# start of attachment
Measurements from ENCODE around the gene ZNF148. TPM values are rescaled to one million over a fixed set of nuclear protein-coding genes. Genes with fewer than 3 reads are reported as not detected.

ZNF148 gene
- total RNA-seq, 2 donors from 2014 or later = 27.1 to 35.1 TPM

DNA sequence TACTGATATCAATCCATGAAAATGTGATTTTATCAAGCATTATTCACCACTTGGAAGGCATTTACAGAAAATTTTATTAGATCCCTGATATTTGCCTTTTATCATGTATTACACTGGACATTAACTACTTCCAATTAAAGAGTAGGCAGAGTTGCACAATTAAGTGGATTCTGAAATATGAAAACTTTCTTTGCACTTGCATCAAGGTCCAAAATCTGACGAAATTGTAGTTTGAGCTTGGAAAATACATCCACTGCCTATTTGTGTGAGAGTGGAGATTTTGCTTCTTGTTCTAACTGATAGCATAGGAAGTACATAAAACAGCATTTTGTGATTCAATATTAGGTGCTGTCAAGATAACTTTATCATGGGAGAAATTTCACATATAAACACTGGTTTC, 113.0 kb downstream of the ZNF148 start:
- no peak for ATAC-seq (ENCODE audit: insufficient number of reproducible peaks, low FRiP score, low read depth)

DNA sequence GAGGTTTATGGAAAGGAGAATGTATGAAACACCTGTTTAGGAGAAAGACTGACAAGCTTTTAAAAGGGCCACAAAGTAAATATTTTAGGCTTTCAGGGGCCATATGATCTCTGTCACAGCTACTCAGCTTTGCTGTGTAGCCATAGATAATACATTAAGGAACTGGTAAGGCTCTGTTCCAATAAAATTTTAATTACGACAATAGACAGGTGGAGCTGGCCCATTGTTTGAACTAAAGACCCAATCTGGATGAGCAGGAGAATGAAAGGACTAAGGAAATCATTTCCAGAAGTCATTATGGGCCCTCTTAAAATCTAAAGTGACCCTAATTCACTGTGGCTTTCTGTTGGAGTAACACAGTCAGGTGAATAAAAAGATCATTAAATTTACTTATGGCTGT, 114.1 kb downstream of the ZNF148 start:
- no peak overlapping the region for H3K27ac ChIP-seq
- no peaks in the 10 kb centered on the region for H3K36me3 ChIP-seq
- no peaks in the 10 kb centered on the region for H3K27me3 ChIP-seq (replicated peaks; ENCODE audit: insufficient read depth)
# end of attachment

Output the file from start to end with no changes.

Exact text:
Measurements from ENCODE around the gene ZNF148. TPM values are rescaled to one million over a fixed set of nuclear protein-coding genes. Genes with fewer than 3 reads are reported as not detected.

ZNF148 gene
- total RNA-seq, 2 donors from 2014 or later = 27.1 to 35.1 TPM

DNA sequence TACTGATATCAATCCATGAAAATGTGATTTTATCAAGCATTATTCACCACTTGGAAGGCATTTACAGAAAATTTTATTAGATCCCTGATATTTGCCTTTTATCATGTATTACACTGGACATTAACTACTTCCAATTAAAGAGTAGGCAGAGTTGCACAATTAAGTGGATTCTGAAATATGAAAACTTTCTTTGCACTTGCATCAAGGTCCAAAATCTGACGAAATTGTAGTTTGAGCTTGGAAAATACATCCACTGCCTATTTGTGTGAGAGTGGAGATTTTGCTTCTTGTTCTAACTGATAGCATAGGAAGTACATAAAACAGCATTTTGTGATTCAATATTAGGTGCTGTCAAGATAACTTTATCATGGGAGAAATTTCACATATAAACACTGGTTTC, 113.0 kb downstream of the ZNF148 start:
- no peak for ATAC-seq (ENCODE audit: insufficient number of reproducible peaks, low FRiP score, low read depth)

DNA sequence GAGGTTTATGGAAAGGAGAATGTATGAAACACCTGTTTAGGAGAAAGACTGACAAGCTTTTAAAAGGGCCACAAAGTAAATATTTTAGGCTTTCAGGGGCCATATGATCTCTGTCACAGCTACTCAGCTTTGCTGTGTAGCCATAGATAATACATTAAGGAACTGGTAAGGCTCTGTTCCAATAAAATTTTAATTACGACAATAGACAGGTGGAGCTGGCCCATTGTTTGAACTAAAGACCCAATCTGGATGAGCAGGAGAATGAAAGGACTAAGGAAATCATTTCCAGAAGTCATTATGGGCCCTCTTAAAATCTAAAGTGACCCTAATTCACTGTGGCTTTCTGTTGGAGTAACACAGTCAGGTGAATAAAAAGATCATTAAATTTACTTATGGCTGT, 114.1 kb downstream of the ZNF148 start:
- no peak overlapping the region for H3K27ac ChIP-seq
- no peaks in the 10 kb centered on the region for H3K36me3 ChIP-seq
- no peaks in the 10 kb centered on the region for H3K27me3 ChIP-seq (replicated peaks; ENCODE audit: insufficient read depth)